Basically: Atomic Blonde is a Molotov cocktail that shakes your senses and goes BOOM!
Atomic Blonde could also be called Spy vs. Spy vs. Secret Agent vs. KGB while the Berlin Wall comes tumbling down. Lorraine Broughton, the heroine originally written by Antony Johnston for Oni Press, comes to slinky life in the form of Charlize Theron. She’s an MI6 agent sent to Germany to find a list of deep-cover operatives aptly named The List. James McAvoy is David Percival, the Berlin Station Chief, who can’t be described as anything other than sexy weasel. (How did he pull that off?) Percival is also Lorraine’s contact in a city full of spies, counterspies, thugs, and political unrest—everyone is looking for The List—and as to be expected we, like Lorraine, can’t tell who to trust.
The late 80s spycraft is as highly attuned as the soundtrack in Atomic Blonde; everything from Public Enemy to The Clash rocks our speakers, while clockwork conveys hidden messages and a lipstick red stiletto becomes a weapon. It’s thrilling…sometimes, funny…sometimes, and convoluted all the way through. Just like the fast changing beats in its tunes, Atomic Blonde is uneven and intense. Oddly the film is at its best near the end of the second act, when the action ramps up to cartoonish and you can’t believe how FUBAR-twisted Lorraine’s well laid plans go.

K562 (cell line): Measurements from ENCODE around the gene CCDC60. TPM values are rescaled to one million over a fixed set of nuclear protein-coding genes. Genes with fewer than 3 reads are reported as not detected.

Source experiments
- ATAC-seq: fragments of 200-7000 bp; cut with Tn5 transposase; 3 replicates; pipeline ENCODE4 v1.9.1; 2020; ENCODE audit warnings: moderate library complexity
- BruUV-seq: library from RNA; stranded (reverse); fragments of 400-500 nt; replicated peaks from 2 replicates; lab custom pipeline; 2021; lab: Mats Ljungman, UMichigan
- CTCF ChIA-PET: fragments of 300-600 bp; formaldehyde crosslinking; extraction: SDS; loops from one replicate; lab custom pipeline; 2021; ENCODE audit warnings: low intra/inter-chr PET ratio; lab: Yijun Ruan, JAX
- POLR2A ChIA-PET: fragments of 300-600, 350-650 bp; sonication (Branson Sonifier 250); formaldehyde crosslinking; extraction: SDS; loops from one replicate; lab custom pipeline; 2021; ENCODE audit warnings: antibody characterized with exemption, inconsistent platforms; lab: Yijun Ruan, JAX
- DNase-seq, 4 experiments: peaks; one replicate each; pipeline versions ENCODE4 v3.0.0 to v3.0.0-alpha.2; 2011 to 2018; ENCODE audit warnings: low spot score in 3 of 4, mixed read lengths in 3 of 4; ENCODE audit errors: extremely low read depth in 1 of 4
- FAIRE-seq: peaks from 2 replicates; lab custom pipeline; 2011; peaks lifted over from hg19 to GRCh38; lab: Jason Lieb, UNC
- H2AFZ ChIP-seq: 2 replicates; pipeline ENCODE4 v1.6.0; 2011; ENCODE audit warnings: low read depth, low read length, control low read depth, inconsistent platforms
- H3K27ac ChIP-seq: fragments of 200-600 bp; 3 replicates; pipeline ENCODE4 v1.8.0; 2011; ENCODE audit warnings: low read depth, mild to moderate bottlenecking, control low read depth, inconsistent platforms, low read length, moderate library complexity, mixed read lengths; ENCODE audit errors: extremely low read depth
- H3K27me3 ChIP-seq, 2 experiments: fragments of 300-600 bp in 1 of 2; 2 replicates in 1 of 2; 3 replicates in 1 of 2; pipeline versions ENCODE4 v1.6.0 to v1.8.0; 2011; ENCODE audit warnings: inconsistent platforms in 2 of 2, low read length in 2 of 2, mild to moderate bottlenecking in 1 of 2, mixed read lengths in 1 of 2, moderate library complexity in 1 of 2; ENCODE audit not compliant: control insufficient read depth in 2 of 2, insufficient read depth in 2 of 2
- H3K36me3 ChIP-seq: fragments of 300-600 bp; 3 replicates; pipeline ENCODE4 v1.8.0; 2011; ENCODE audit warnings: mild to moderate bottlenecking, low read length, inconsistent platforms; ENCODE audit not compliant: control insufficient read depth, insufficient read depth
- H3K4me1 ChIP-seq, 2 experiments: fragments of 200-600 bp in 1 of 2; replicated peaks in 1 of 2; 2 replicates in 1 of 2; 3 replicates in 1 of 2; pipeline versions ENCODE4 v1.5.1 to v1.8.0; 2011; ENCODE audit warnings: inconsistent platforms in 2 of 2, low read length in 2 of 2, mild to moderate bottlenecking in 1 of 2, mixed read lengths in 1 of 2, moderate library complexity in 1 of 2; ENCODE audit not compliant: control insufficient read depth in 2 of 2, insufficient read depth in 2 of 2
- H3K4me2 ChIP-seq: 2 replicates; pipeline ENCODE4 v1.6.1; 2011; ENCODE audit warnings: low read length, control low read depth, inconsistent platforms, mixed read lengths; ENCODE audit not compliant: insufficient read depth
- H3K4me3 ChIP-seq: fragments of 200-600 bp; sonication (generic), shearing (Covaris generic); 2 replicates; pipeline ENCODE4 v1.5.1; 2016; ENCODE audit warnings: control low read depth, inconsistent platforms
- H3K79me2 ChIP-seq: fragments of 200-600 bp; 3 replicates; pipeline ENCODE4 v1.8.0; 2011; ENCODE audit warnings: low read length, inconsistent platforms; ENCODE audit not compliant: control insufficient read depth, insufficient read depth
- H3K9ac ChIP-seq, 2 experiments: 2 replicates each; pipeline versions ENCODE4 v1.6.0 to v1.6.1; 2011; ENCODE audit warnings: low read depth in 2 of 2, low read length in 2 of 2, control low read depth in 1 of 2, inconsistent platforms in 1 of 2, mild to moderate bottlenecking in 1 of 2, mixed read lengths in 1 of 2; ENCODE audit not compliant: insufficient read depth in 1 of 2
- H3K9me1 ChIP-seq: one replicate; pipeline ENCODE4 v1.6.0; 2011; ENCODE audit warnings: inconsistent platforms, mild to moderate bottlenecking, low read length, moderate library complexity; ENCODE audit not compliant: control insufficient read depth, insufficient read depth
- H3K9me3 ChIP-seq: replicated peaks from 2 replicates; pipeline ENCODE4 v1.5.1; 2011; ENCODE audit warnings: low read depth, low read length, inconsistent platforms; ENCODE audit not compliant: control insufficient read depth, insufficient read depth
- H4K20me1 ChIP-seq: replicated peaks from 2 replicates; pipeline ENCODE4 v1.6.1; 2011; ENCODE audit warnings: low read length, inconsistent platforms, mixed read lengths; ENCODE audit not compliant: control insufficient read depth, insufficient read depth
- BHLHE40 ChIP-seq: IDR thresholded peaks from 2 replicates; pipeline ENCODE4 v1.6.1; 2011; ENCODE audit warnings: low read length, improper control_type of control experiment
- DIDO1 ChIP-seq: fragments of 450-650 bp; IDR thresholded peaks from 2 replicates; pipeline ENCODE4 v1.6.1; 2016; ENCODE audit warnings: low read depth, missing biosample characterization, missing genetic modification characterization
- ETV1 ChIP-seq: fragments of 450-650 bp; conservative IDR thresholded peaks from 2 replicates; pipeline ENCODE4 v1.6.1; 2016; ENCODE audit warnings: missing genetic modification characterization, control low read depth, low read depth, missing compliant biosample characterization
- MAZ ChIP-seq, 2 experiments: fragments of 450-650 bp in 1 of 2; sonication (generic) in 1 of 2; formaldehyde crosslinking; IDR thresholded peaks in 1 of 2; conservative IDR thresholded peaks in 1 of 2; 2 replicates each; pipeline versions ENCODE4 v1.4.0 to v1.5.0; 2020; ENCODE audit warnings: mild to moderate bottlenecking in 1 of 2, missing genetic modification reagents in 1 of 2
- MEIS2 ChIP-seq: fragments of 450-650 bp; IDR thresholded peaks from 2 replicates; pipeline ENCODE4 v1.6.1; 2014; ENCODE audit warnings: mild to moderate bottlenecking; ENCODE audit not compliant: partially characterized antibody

The tension of distrust, especially between Lorraine and Percival, and then between Lorraine and her MI6 bosses as she debriefs them, keeps you sharply aware throughout the runtime—but at moments that same tension overwhelms to the point you disconnect from the intrigue. The movie is good, but the rhythm is off, and I can’t shake the suspicion the script was a few beats from being amazing.
Did I enjoy it? For sure. I love ass-kicking heroines and Atomic Blonde is more like an assassin flick then a tale of espionage; it has some of the same appeal as films like The Long Kiss Goodnight, John Wick, and La Femme Nikita…but (you knew the but was coming) I don’t want to sing about this film the way I did with those. Perhaps because the filmmakers focus so much on building distrust along with breakneck action, we don’t get a chance to connect to any of the characters enough to care about the next crash or shocking gunshot wound.
In the end: See it. Atomic Blonde is like an amusement park ride, the adrenaline is high and you’ll have a good time but ultimately it’s over and you’re off to find a bigger thrill.